The homecoming

by lisafaz, Hendersonville, NC

I met Wayne when I was 19 and he was 21, way back in the ’80’s. We dated, lived together, fought, but loved each other for nine years. On his thirtieth birthday, I looked at him and thought, “He will never marry me.” I gave up.

After breaking up, I dated a few guys through personals ads and found one I could bear to spend time with. See, I wanted children and my clock was definitely ticking. Steve and I had the same basic values and he said he wanted children someday. After dating for two years, we married. I knew it was wrong. Before the wedding, I drank a whole bottle of wine because I just couldn’t face walking down the aisle to him, knowing that my soul mate was Wayne. But I caved in to convention and went through with the wedding. Almost immediately, we had problems. Throughout our relationship, Steve encouraged me to keep in contact with Wayne, knowing that Wayne had been my best friend for years. When things got rough, I talked to Wayne.

My last Thanksgiving with Steve, we visited his family in Kansas. Because we stayed at a hotel with a pool, Steve had to buy a bathing suit. While he searched a store in Kansas in November for swim trunks, I sat out in the car. Every family has its traditions, and Wayne’s family used to always listen to “Alice’s Restaurant” on Thanksgiving, and as I sat there in the rental car waiting for the wrong husband to come out and announce there are no swim trunks in Kansas in November, “Alice’s Restaurant” came on the radio.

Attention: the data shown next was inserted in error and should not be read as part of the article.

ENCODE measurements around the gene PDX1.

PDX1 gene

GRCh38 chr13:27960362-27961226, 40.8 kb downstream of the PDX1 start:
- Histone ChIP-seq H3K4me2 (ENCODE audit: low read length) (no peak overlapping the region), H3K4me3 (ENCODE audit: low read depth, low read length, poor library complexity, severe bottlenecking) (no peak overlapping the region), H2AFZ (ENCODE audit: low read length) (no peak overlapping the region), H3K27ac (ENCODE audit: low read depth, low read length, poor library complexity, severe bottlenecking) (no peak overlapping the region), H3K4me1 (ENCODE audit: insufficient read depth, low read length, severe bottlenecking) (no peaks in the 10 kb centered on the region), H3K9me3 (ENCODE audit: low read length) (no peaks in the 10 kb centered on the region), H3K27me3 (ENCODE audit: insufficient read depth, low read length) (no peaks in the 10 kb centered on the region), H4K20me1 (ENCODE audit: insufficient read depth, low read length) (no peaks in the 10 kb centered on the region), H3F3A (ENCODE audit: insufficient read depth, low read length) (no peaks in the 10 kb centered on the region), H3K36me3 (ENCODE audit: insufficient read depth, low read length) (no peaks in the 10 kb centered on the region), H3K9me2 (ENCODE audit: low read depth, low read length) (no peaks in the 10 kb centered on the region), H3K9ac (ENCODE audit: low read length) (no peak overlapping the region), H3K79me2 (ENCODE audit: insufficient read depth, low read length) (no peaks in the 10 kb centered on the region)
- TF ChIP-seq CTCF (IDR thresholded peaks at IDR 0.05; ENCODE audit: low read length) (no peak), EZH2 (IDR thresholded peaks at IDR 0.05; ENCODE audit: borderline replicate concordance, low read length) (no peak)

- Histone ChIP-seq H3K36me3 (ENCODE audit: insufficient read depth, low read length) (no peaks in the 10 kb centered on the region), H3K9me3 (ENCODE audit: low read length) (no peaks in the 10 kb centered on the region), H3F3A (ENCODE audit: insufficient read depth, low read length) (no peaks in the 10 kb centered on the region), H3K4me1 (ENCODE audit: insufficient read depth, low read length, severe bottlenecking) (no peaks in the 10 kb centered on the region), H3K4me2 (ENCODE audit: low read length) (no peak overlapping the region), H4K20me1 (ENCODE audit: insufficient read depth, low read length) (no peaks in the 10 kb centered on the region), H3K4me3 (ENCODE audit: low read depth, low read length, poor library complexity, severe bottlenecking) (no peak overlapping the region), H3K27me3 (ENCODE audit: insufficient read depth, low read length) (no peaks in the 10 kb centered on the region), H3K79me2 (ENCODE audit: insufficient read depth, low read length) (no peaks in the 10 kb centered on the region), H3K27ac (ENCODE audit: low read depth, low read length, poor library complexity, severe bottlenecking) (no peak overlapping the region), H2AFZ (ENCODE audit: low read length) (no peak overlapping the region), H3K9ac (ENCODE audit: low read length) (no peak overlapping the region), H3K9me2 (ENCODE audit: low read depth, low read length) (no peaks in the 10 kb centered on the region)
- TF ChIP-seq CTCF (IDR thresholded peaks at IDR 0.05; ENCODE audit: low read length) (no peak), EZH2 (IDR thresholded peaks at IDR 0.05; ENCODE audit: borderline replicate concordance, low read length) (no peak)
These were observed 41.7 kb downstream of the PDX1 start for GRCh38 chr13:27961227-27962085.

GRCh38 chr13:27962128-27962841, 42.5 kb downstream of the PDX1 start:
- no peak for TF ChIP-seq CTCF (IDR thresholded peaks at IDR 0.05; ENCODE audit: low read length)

I just cried. It was at that moment that I knew in my heart and soul I had married the wrong man. I would rather be childless and with Wayne.

The marriage died over the course of the next few months, mostly because I was cruel to Steve. I couldn’t stop comparing him to Wayne. I tried to leave in December, but he begged me to return. I shouldn’t have. I was very cold and disdainful of poor Steve, driving him away in the most calculated manner because, if he divorced me, he would have to bear the brunt of the financial burden.

As soon as I was able, I visited Wayne and told him everything. It was late that night and I lived at least 45 minutes away, so Wayne suggested I stay. I never left, and now we’ve been married more than five years. We don’t have children, but as a teacher, I feel as though I have 30 kids every year. I’m so glad I came home to Wayne.